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France

French press review 17 November 2017

media

There are evergrowing suspicions that Russia is and has been manipulating the outcome of Western elections and referendums. UK Prime Minister Theresa May warns Rusian President Vladimir Putin to be a good chap. Or else. Why is Saad Hariri, the man who recently tried to resign as Lebanese prime minister, coming to Paris? And were yesterday's marches against French government reforms a success?

What if contemporay democracy was really being run from the basement of the Kremlin?

That's the question you might be inclined to ask when you look at the top of today's edition of the centrist French daily, Le Monde.

"Moscow accused of interfering in Brexit referendum," reads one headline.

Then there's "Madrid accuses Russia over Catalan vote."

To say nothing of the way in which various Senate and House committees investigating the election victory of Donald Trump keep turning over stones with Russian worms under them.

According to Ciaran Martin, the boss of the UK's cybersecurity service, Moscow is trying to bring down the international order.

Earlier this week, British Prime Minister Theresa May told the fat cats stuffing themselves at the Lord Mayor's banquet in London that Russia "is seeking to weaponise information. Deploying its state-run media organisations to plant fake stories and photo-shopped images in an attempt to sow discord in the West and undermine our institutions."

The woman who is not to be weaponised went on to shake Vladimir Putin to his fur-lined socks: "I have a very simple message for Russia," the prime minister continued. "We know what you are doing. You will not succeed."

Vlad has been warned!

What's been happening to Saad Hariri?

Saad Hariri, the man who resigned as Lebanese prime minister two weeks ago, is expected in Paris tomorrow. His resignation was refused by Lebanon's President Michel Aoun and Hariri spent 12 days under effective house arrest in Riyadh.

It's a complicated story. Le Figaro says it all comes down to a power struggle between Saudi Arabia and Iran.

Hariri has dual Saudi-Lebanese nationality. In his televised resignation speech, which was broadcast from Saudi Arabia, he castigated Iran and the Shia-Muslim militia Hezbollah for creating a state within the state and making Lebanon ungovernable.

Lebanese media immediately decided that Hariri was acting under the orders of the Saudis.

Hezbollah leader Hassan Nasrallah said the same thing, accusing Riyadh of holding Hariri against his will and of obliging him to resign.

Lebanon's Sunni-Muslim community, from whose ranks the prime minister must be chosen, also want Hariri back, mainly because he has managed to keep the riven local political scene from exploding.

Le Figaro says the Saudis are keen to counter the power and influence of Hezbollah, the Party of God, because of its links to Iran, especially since the ambitious Saudi Crown Prince Mohammed bin Salman wants to show his domestic and regioinal enemies that nobody kicks sand in his face.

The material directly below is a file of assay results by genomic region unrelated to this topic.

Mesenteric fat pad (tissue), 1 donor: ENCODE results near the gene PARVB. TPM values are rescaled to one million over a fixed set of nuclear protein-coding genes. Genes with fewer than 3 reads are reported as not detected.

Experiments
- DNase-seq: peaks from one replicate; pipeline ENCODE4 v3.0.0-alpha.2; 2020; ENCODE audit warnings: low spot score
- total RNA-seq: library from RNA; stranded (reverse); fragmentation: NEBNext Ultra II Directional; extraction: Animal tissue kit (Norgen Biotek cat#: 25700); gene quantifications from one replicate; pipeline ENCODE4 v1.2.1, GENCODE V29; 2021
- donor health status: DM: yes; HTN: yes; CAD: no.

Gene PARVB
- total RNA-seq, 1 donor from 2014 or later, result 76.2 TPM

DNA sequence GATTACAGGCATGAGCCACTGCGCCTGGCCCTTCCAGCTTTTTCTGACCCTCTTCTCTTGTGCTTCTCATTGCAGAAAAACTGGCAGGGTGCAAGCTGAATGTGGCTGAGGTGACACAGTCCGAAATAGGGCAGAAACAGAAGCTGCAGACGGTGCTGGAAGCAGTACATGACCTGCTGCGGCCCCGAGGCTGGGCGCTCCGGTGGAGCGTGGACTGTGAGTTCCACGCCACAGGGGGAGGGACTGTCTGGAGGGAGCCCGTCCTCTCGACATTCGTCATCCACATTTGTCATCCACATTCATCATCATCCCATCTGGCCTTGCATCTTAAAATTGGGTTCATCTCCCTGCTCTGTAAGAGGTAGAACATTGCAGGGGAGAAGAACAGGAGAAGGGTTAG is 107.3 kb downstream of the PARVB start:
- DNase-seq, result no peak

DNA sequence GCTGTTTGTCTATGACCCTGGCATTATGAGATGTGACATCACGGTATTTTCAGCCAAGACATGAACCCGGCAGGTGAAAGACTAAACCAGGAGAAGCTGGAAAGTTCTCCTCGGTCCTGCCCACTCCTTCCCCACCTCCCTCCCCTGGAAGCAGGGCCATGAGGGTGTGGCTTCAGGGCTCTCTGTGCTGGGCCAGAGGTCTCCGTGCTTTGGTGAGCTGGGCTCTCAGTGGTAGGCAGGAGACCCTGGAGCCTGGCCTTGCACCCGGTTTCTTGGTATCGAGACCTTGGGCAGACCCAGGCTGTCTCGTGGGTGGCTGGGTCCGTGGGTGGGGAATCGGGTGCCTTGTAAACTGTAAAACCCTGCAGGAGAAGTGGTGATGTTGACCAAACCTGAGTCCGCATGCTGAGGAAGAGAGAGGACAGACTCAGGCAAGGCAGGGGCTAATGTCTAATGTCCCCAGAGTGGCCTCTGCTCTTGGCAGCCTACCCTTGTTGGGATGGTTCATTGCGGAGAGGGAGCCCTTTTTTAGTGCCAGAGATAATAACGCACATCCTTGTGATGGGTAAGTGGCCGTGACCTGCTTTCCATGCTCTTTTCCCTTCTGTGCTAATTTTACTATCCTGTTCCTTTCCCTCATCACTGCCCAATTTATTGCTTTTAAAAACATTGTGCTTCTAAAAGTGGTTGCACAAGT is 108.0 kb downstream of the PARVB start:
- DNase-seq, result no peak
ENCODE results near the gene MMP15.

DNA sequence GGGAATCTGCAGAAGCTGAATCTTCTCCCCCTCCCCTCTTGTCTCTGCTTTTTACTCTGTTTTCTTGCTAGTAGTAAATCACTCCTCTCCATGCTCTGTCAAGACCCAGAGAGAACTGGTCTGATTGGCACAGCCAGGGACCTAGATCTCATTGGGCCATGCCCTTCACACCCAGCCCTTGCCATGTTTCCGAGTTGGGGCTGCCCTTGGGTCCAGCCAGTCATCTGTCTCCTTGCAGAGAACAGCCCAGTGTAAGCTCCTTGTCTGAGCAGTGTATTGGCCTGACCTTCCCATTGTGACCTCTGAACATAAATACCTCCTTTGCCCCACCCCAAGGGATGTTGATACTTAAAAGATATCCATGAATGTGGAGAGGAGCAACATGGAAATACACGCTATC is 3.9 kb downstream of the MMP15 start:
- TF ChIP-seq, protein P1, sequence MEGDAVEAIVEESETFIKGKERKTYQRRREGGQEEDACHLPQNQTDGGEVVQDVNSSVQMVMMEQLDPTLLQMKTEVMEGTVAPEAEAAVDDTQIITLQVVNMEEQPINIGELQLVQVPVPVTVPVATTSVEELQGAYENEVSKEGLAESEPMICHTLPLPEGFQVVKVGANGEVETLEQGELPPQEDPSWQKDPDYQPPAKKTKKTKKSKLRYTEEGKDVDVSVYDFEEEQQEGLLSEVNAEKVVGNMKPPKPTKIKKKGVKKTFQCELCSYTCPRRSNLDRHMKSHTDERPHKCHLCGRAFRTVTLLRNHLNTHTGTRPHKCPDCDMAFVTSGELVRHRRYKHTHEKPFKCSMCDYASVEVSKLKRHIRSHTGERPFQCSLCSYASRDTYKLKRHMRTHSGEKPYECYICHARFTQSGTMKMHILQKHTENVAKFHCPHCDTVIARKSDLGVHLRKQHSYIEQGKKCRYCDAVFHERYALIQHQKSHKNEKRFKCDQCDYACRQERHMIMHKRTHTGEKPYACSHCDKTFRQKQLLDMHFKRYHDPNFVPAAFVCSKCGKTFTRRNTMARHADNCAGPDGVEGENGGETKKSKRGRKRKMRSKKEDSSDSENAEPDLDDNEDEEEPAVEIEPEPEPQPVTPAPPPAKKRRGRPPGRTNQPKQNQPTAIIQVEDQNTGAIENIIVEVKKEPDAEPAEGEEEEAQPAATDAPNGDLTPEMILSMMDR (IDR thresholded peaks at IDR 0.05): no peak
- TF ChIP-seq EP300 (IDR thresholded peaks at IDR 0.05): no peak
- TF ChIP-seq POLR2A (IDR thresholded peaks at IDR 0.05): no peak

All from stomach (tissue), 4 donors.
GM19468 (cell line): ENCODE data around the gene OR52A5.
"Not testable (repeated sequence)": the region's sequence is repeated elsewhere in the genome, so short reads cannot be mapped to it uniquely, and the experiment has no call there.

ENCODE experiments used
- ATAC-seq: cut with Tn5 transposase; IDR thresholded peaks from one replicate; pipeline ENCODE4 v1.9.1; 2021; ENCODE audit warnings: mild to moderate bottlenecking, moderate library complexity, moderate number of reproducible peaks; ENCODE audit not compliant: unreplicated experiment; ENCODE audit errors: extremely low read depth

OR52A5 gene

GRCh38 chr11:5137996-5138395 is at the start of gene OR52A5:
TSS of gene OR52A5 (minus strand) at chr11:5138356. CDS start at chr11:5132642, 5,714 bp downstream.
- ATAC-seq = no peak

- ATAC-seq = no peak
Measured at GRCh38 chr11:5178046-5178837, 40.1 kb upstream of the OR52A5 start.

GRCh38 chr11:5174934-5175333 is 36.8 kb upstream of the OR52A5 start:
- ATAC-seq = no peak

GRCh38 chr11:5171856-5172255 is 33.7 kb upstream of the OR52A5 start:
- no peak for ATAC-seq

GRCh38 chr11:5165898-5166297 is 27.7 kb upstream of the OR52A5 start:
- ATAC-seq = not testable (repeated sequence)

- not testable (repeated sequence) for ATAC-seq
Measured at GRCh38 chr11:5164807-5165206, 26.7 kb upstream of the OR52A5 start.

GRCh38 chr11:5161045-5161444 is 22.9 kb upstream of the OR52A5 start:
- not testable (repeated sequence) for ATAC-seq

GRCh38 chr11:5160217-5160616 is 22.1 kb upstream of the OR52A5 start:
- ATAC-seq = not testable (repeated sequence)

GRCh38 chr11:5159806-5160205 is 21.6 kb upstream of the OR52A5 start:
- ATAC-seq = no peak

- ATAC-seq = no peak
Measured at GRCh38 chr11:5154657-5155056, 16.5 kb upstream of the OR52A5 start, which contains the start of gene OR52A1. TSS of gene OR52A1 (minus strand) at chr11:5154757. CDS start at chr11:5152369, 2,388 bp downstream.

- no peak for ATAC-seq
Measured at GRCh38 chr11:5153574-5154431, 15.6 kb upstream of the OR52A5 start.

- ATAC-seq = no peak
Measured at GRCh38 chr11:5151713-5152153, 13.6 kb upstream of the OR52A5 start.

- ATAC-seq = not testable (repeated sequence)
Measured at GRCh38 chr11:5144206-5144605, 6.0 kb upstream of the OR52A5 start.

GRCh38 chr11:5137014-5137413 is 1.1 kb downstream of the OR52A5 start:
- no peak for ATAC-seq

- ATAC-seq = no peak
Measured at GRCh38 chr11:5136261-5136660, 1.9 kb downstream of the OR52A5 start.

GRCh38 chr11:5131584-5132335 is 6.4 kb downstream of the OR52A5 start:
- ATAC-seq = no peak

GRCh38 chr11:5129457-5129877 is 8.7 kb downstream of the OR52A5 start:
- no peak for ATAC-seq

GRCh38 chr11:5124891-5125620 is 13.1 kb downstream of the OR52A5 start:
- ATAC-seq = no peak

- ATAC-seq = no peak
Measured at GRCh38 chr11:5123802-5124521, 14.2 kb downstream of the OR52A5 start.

Bin Salman is using the Hariri situation in an effort to bring down the Lebanese government, feeling that Hezbollah has become too influential, Le Figaro says, adding that it's a risky strategy which could backfire and further strengthen the hand of both Hezbollah and Tehran.

The right-wing paper's editorial says it's another diplomatic victory for Emmauuel Macron. The holding of the prime minister of a soverign state was beginning to cause problems for the Saudis. Sending him home via Paris saves Prince Mohamed from sanction and embarrassment.

Tragically, it will do nothing to resolve Lebanon's tortured political landscape.

The republic marches against the Marching Republic

What happened yesterday at the nationwide protests against government reforms?

Left-leaning Libération says it was a bit of a flop, with just 130,000 protestors. That's about 100,000 fewer than the last march in September.

The trade unions say, never mind the numbers, look at the composition of the crowd.

The day of inaction was called by the country's biggest union, the CGT. But practically the entire alphabet of other labour groups - FO, CFDT, CFE-CGC, CFTC - were represented, despite the decision by some of their central committees not to participate.

Many people showed up simply to mark their disapproval of Macron's "government for the rich". One teacher quoted in Libé says the turnout is not important. "No protest is going to put the government into reverse. I'm here to show that there's another France, not a nation of lazy no-goods but a union of concerned citizens."

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